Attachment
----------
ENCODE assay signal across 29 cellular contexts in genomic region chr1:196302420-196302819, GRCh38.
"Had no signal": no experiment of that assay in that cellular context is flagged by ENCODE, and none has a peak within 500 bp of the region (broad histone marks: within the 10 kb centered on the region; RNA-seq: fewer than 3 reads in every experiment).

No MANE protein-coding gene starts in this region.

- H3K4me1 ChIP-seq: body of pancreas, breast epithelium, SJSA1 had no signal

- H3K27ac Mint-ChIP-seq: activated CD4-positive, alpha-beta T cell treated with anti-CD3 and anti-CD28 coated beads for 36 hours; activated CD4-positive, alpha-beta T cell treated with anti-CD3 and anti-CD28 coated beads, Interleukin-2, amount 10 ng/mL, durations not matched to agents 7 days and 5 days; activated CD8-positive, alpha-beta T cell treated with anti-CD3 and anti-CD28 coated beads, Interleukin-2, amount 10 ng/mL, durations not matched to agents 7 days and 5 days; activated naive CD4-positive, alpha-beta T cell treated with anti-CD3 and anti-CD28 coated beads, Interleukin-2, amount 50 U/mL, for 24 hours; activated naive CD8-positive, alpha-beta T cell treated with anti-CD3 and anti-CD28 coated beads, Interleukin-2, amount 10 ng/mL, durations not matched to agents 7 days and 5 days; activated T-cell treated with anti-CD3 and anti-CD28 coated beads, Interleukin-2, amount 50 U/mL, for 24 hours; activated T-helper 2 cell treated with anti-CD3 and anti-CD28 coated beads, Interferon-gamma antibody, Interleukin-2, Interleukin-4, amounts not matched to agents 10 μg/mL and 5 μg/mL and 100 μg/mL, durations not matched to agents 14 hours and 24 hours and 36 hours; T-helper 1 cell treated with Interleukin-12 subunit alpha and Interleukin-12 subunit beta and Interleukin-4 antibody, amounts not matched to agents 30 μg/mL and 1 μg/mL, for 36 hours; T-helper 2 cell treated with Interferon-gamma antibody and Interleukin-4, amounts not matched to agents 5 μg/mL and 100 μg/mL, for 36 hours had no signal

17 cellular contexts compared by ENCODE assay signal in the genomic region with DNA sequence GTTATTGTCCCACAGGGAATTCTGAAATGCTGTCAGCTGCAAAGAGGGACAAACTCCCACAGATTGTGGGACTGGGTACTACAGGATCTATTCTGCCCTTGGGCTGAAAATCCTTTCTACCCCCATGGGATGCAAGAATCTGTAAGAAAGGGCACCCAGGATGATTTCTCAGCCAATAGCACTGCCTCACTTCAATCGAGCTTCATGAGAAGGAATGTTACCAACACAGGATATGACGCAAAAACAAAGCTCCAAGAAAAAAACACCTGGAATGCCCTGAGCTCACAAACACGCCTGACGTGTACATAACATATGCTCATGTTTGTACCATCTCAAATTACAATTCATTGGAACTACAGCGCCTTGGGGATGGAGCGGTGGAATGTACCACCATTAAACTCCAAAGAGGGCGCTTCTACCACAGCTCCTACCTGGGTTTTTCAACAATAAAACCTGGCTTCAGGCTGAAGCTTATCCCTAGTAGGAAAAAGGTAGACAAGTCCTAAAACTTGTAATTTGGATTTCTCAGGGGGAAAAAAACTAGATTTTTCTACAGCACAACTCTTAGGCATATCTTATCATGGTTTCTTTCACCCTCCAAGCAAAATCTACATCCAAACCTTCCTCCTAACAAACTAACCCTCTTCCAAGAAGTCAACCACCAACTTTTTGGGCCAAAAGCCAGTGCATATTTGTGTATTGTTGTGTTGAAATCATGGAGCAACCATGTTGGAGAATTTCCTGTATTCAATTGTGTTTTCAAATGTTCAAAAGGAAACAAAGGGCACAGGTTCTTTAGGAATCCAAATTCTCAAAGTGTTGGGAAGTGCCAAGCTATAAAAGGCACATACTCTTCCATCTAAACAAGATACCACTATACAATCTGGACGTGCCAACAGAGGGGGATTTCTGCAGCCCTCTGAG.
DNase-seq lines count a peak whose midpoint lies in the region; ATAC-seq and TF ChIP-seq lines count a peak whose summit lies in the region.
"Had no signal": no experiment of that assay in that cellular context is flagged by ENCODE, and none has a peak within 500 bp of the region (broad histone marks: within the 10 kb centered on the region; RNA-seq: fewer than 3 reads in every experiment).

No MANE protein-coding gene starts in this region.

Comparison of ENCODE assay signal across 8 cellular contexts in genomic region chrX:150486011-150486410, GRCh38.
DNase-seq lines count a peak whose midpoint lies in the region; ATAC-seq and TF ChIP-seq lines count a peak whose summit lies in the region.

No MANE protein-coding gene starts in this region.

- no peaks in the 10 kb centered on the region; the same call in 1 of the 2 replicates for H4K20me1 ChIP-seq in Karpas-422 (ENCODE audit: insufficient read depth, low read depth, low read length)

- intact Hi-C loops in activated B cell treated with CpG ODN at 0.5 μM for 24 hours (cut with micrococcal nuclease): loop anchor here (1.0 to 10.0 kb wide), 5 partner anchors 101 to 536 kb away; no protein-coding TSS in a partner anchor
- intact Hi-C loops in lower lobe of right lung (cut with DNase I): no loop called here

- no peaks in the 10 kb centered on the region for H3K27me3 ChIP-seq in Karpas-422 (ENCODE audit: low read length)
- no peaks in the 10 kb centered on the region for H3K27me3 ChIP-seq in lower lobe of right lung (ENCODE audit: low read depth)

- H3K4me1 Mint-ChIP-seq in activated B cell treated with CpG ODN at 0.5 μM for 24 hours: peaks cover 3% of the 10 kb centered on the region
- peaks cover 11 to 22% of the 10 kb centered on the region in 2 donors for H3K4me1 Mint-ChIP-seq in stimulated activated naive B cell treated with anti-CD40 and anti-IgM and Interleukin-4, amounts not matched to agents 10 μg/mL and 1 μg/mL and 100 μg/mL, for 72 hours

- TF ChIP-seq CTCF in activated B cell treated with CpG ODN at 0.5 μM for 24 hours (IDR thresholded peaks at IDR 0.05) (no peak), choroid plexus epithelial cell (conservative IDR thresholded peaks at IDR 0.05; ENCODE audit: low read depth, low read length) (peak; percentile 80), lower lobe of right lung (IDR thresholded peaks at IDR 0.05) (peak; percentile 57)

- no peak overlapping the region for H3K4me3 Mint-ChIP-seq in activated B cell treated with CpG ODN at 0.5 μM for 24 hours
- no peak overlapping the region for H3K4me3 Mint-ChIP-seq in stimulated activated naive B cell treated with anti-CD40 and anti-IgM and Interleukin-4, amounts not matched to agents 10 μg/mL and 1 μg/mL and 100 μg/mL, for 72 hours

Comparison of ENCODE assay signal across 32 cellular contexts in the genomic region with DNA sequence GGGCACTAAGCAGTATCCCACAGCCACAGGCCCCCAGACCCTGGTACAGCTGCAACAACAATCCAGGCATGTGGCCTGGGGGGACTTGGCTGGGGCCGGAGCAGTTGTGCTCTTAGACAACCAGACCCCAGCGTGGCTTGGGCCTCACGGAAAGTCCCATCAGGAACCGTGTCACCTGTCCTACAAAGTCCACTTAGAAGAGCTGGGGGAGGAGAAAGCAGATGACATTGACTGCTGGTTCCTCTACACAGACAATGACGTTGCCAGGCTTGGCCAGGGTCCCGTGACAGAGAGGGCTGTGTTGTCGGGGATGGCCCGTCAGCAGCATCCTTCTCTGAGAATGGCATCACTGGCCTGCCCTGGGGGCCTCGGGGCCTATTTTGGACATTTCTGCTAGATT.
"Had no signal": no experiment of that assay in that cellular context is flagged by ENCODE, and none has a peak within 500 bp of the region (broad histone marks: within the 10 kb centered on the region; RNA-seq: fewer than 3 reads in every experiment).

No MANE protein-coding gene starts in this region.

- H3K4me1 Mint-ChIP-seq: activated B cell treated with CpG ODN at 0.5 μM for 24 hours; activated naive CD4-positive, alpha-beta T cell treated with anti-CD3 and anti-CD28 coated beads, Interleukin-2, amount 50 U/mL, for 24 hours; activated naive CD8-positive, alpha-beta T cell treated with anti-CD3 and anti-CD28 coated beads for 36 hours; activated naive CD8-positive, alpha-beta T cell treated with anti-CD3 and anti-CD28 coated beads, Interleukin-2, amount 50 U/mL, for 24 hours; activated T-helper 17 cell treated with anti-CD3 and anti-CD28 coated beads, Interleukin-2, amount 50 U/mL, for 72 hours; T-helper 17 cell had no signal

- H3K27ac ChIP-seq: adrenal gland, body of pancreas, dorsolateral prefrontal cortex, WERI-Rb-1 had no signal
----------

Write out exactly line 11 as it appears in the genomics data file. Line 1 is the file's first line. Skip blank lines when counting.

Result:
DNase-seq lines count a peak whose midpoint lies in the region; ATAC-seq and TF ChIP-seq lines count a peak whose summit lies in the region.